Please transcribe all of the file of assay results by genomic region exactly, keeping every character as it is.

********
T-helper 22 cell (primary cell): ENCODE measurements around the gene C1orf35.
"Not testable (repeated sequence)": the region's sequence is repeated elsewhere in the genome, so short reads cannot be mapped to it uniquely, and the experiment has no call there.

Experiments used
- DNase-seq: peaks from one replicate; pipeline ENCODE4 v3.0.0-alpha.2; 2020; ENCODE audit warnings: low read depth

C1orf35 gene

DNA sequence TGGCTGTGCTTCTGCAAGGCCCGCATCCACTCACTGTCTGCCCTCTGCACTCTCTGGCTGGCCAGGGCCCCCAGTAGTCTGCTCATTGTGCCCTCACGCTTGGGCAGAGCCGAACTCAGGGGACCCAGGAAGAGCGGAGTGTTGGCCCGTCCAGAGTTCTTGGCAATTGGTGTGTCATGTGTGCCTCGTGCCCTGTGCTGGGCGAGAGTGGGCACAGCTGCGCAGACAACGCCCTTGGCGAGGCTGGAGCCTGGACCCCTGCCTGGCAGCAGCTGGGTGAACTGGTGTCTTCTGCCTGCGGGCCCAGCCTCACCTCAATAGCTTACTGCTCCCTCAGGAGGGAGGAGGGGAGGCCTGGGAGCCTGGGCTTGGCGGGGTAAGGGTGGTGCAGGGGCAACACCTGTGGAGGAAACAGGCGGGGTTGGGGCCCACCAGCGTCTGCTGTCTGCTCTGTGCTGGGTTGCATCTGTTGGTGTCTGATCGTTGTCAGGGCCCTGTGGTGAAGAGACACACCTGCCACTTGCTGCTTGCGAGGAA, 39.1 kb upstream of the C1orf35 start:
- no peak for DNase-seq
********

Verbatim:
T-helper 22 cell (primary cell): ENCODE measurements around the gene C1orf35.
"Not testable (repeated sequence)": the region's sequence is repeated elsewhere in the genome, so short reads cannot be mapped to it uniquely, and the experiment has no call there.

Experiments used
- DNase-seq: peaks from one replicate; pipeline ENCODE4 v3.0.0-alpha.2; 2020; ENCODE audit warnings: low read depth

C1orf35 gene

DNA sequence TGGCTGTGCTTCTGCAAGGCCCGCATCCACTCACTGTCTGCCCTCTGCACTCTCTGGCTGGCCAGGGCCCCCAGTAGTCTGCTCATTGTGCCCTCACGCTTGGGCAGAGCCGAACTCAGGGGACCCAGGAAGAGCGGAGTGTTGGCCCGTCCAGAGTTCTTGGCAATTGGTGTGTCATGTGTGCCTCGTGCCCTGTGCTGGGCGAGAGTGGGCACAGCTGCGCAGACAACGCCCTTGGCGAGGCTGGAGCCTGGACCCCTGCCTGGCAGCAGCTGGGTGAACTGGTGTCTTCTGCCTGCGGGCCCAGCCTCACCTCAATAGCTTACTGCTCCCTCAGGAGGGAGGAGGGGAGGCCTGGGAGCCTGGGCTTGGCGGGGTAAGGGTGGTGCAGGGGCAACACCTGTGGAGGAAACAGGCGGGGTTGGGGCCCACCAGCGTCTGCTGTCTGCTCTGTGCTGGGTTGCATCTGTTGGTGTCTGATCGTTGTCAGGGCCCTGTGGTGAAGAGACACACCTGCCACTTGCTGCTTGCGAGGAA, 39.1 kb upstream of the C1orf35 start:
- no peak for DNase-seq